I mostly read or listen to sci-fi/fantasy and leave getting my cosmology, quantum theory, and particle physics to the nice, digestible shows produced by Discovery, the History channel, and the like. I also really try not to use credits on something this short (less than 6 hours!)...but I'm glad I made an exception for this one. I'll admit I had to listen to the book twice (but enjoyed it both times), and that there are still some things this guy says that...I'll probably never comprehend, but wow...this book is interesting. The author also does the narration, which was actually good in this case - he's got this...sort of...animated, smart-alecky attitude combined with true passion and excitement for his work. I also like his attention to detail (or I should say attention to the right details - trying to cram all the details that went into this work would make a book like this completely inaccessible to someone like me) and his overall...take on science - that scientists don't know everything and how they should spend as much time trying to disprove their results as they do trying to prove them, etc.

Anyway - the book kind of brings you up to speed on where these guys are on figuring out...the universe, and presents some really interesting ideas on where everything came from (spoiler alert: it's in the title :P - but it's not that simple, trust me). If you're at all interested in the subject - get this book. Oh, and one final thing - Krauss doesn't say there isn't a god - just that there doesn't HAVE to be one - but it doesn't take a rocket scientist to be able superimpose god over what's being presented here either [translated: if you believe in god, this isn't going to change your opinion]

75 people found this helpful

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Disappointing!

A very important, exciting topic rendered in a disjointed and scattered manner making it almost incomprehensible. At the end of the book one still is not certain what exactly is dark matter or dark energy. Also, the author narrating his own work is usually not a good idea, and the present work is no exception. This becomes quite clear when one listens to Simon Vance's MAGNIFICENT reading of the brief afterword written by Richard Dawkins at the end of the book.

Nevertheless, it is not all lost. One does come away from this book with a few mind-blowing ideas, some with tragic implications. Also, the important topics hurriedly presented in the book might ignite a spark of curiosity strong enough for the reader to look further into these ideas.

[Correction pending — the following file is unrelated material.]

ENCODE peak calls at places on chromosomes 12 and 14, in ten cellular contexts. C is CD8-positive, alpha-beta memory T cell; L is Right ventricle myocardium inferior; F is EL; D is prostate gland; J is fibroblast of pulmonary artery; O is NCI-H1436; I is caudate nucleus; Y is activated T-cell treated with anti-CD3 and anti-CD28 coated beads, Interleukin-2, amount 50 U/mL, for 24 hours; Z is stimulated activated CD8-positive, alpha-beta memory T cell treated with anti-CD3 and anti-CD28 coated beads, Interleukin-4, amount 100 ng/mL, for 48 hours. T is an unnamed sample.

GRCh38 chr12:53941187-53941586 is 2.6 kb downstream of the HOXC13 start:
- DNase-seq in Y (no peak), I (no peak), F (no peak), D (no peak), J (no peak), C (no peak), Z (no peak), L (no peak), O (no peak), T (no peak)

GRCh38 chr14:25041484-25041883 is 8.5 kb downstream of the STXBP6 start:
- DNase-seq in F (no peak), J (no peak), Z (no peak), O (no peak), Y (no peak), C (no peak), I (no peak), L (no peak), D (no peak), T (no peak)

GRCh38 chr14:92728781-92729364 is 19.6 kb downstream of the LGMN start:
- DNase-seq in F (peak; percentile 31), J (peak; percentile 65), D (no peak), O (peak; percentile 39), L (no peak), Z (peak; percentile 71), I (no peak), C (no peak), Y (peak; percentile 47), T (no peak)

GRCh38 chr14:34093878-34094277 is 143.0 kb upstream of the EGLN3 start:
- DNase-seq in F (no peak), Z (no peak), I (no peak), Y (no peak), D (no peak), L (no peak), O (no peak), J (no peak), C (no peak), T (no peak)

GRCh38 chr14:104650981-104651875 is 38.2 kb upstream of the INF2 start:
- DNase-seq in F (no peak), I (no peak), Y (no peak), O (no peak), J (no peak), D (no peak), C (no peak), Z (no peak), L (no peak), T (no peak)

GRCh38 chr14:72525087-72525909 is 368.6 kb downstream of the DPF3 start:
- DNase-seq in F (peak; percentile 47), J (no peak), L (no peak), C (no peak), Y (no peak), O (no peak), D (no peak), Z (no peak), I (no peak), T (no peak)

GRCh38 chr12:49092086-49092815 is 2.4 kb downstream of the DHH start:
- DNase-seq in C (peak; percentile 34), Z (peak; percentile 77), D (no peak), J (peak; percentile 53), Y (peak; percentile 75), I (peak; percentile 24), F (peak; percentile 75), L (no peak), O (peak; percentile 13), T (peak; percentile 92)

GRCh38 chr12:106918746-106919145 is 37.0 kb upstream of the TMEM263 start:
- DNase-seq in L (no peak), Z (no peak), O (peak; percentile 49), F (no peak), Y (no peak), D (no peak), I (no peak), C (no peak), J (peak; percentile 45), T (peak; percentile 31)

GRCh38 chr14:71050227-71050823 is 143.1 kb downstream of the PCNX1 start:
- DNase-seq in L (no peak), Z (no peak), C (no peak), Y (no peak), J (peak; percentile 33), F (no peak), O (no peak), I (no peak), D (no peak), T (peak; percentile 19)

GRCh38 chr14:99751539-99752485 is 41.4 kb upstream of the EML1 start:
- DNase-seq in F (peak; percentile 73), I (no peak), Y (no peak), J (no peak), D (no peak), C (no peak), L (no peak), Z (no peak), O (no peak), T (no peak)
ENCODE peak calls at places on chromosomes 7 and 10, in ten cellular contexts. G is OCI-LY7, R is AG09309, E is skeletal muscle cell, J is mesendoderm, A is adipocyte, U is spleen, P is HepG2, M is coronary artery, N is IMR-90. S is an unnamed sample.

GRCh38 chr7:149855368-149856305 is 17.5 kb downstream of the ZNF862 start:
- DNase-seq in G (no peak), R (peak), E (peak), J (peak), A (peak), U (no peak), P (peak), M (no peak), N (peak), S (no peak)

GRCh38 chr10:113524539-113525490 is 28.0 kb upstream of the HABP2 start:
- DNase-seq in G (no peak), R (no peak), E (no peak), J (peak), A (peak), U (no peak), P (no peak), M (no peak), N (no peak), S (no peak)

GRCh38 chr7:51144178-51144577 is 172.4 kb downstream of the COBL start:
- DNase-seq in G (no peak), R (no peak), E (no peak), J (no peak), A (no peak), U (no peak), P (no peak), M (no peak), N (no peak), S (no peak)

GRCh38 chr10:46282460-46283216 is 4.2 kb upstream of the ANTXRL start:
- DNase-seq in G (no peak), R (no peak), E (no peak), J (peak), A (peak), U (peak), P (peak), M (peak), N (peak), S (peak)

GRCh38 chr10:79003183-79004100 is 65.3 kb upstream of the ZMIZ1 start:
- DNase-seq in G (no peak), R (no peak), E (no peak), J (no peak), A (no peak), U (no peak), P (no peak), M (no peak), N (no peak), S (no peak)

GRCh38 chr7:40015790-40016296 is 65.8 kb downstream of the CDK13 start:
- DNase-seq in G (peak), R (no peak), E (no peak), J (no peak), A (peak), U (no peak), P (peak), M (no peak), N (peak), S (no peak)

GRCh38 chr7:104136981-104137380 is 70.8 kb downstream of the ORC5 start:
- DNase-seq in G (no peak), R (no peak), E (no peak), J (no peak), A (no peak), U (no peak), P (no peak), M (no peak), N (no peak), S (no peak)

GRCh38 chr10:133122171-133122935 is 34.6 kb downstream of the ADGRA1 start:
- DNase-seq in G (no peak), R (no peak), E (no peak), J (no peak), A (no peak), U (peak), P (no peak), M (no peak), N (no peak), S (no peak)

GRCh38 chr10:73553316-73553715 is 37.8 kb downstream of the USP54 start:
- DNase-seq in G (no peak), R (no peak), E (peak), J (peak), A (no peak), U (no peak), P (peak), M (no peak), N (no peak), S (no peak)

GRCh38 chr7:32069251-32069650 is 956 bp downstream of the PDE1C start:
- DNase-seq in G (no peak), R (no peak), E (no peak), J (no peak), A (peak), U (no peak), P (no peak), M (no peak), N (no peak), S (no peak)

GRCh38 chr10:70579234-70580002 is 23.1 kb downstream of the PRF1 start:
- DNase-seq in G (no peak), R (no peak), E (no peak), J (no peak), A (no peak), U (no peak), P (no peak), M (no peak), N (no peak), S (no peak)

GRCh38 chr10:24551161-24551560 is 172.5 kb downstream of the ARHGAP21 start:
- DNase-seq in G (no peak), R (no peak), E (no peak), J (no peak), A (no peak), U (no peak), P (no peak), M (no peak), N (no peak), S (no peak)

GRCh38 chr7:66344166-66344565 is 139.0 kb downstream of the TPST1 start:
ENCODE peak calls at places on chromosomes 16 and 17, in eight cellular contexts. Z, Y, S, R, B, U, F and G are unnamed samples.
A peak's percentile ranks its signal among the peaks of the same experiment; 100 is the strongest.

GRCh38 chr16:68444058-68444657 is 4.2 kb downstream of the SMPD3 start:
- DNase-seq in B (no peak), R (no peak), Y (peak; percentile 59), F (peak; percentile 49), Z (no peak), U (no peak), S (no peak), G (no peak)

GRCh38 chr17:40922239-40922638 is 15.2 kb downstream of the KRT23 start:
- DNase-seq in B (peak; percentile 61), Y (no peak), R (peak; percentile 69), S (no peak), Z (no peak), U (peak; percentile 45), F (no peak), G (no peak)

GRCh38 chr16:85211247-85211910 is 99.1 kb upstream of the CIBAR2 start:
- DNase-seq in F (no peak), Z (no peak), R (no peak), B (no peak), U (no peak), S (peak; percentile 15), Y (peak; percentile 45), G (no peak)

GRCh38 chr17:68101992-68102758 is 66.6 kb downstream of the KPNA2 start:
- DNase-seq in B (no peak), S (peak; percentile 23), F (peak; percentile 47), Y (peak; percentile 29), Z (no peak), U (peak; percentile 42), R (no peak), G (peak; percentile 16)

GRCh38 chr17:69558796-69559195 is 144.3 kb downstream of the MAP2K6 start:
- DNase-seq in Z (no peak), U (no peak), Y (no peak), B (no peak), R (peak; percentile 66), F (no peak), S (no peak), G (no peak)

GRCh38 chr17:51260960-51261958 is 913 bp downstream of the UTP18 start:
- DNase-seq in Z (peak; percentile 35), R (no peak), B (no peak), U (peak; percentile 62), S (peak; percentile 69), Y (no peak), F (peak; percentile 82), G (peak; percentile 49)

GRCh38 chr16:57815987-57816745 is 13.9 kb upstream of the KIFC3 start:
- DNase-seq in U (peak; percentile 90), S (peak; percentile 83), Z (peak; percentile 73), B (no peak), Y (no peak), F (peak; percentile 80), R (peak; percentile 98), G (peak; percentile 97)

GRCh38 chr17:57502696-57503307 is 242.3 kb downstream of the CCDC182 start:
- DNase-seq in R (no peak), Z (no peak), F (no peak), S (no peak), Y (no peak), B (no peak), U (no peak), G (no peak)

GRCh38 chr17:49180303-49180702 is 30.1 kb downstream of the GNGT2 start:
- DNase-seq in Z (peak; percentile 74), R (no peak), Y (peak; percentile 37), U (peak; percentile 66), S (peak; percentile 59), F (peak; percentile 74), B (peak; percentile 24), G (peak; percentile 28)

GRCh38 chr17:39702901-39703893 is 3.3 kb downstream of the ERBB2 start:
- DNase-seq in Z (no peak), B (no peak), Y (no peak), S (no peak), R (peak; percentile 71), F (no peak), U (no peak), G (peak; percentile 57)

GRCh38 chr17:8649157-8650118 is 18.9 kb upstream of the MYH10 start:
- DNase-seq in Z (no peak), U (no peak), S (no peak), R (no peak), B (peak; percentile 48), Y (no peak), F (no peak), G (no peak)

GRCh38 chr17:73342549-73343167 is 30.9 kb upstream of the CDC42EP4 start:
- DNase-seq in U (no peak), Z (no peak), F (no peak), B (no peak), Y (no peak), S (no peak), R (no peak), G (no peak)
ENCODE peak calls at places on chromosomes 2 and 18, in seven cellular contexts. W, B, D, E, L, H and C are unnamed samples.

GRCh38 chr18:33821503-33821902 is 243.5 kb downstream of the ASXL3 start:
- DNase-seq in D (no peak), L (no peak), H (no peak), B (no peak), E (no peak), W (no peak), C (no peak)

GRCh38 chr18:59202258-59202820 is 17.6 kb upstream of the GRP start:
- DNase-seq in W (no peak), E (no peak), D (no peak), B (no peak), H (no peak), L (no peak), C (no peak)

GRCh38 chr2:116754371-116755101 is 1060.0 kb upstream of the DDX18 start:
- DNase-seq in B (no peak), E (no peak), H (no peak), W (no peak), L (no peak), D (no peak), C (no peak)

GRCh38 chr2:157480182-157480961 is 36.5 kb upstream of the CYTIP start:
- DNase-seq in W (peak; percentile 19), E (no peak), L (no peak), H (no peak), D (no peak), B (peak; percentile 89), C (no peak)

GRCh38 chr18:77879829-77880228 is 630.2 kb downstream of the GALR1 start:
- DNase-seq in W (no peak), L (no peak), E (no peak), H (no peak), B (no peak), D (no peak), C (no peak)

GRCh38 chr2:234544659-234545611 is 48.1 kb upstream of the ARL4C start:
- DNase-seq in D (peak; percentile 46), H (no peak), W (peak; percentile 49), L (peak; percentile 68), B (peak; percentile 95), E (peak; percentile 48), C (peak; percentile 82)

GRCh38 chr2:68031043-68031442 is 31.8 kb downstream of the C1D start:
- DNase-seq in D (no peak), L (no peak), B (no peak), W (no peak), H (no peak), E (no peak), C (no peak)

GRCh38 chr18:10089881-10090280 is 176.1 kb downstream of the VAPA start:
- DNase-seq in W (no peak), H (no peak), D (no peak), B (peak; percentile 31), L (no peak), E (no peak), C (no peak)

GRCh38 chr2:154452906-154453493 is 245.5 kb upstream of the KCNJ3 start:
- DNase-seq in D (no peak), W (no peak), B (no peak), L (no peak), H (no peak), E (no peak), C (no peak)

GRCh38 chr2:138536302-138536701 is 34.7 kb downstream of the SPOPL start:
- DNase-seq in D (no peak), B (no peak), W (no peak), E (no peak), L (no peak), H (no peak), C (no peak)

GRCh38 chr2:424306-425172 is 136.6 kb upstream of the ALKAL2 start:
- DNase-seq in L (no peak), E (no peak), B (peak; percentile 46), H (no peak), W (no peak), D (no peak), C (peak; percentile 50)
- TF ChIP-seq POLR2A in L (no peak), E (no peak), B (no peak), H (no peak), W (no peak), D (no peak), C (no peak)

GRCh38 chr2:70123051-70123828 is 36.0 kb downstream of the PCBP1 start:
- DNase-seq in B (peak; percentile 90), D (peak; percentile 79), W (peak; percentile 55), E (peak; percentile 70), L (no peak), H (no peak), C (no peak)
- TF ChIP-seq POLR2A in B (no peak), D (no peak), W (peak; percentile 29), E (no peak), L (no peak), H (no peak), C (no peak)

5 people found this helpful

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What a waste

The science is very interesting, but the amount of time spent religion bashing and blowing his own horn really detracted from the book.

86 people found this helpful

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If you are new to the subject, listen to it!

What did you love best about A Universe from Nothing?

Let me just say, this book is great! But if you (like me) have gone thru a few books on the subject, for example Stephen Hawkins and Leonard Mlodinow’s The Grand Design (A more extensive look into this subject) this one will not make you much cleverer. But it will not bore you, far from it.

If you have no prior knowledge on the details surrounding the subject this book offers you great new insight from the world of physics and cosmology on how the universe came to be from absolutely nothing. Let me offer you the short layman formula: First there was nothing but nothing happens to be unstable on the quantum level. This “unstableness” created something that we now know as the Big Bang. Sounds weird? Yes it does, and that is one of many side stories of this book: That the modern understanding of reality goes beyond what we humans might be able to understand, comprehend and prefere. A quote from the book summarize this in seven words: “The universe does not owe us comfort”. And perhaps that is true, but I assure any potential reader that this book will offer you awe and wonder about the nature of reality and perhaps a better understanding of what reality is - and what it is not.

84 people found this helpful

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Unmitigated nonsense

It matters not to me that those who consider themselves enlightened and intelligent will think me a scientific philistine or backward fundamentalist. When you insult my intelligence in the first few minutes of a listen and fail to qualify your nonsense at all, and make no reference to the fact that you were joking, then my ability to pay attention to your ramblings--which are at best way over the head of the average listener, at worst, unintelligible--then you must be discarded. This guy actually states that snowflakes and rainbow are the result of nothing! I had to listen to it three times because I could not believe he had actually said it. Was there no editor? To allow him the opportunity to build on that would be the most ridiculous waste of time. There is a lot of what passes for reason being foisted on the hapless public today and this is just another installment. Many readers follow along because they see this kind of thinking as trendy or cutting edge. In a world where each of us would insist that we think for ourselves, almost nobody does. The emperor has no clothes! the sooner you face this the better off you will be. I doubt the website editors will post this and maybe I have no right to expect them to since I have returned the book. If you can get anything out of this guys ramblings you have a totally different idea of what sound reasoning is than what I do.